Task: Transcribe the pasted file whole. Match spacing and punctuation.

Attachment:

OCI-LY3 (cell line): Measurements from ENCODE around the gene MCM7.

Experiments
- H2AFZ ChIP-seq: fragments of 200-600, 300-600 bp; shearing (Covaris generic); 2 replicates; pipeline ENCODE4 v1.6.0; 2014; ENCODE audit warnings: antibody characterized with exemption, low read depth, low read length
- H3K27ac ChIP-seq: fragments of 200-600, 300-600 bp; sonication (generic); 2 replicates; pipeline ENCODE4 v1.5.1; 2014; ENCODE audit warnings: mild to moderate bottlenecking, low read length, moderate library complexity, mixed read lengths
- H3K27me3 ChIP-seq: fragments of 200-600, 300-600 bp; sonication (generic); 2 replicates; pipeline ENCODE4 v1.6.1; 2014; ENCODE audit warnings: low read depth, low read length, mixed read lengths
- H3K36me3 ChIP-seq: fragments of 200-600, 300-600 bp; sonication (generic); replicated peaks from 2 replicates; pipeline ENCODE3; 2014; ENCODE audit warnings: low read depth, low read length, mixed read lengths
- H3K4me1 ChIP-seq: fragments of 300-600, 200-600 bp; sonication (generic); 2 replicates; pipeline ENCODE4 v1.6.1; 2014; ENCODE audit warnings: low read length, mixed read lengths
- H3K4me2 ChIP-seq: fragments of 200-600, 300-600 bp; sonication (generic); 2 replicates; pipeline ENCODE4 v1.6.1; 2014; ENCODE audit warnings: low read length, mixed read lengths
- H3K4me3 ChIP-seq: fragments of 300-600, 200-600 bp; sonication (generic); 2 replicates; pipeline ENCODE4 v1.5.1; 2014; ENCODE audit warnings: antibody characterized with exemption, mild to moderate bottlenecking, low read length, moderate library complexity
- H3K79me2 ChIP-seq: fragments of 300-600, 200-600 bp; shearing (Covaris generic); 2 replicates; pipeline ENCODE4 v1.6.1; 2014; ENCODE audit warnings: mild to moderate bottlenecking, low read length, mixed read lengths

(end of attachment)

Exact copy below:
OCI-LY3 (cell line): Measurements from ENCODE around the gene MCM7.

Experiments
- H2AFZ ChIP-seq: fragments of 200-600, 300-600 bp; shearing (Covaris generic); 2 replicates; pipeline ENCODE4 v1.6.0; 2014; ENCODE audit warnings: antibody characterized with exemption, low read depth, low read length
- H3K27ac ChIP-seq: fragments of 200-600, 300-600 bp; sonication (generic); 2 replicates; pipeline ENCODE4 v1.5.1; 2014; ENCODE audit warnings: mild to moderate bottlenecking, low read length, moderate library complexity, mixed read lengths
- H3K27me3 ChIP-seq: fragments of 200-600, 300-600 bp; sonication (generic); 2 replicates; pipeline ENCODE4 v1.6.1; 2014; ENCODE audit warnings: low read depth, low read length, mixed read lengths
- H3K36me3 ChIP-seq: fragments of 200-600, 300-600 bp; sonication (generic); replicated peaks from 2 replicates; pipeline ENCODE3; 2014; ENCODE audit warnings: low read depth, low read length, mixed read lengths
- H3K4me1 ChIP-seq: fragments of 300-600, 200-600 bp; sonication (generic); 2 replicates; pipeline ENCODE4 v1.6.1; 2014; ENCODE audit warnings: low read length, mixed read lengths
- H3K4me2 ChIP-seq: fragments of 200-600, 300-600 bp; sonication (generic); 2 replicates; pipeline ENCODE4 v1.6.1; 2014; ENCODE audit warnings: low read length, mixed read lengths
- H3K4me3 ChIP-seq: fragments of 300-600, 200-600 bp; sonication (generic); 2 replicates; pipeline ENCODE4 v1.5.1; 2014; ENCODE audit warnings: antibody characterized with exemption, mild to moderate bottlenecking, low read length, moderate library complexity
- H3K79me2 ChIP-seq: fragments of 300-600, 200-600 bp; shearing (Covaris generic); 2 replicates; pipeline ENCODE4 v1.6.1; 2014; ENCODE audit warnings: mild to moderate bottlenecking, low read length, mixed read lengths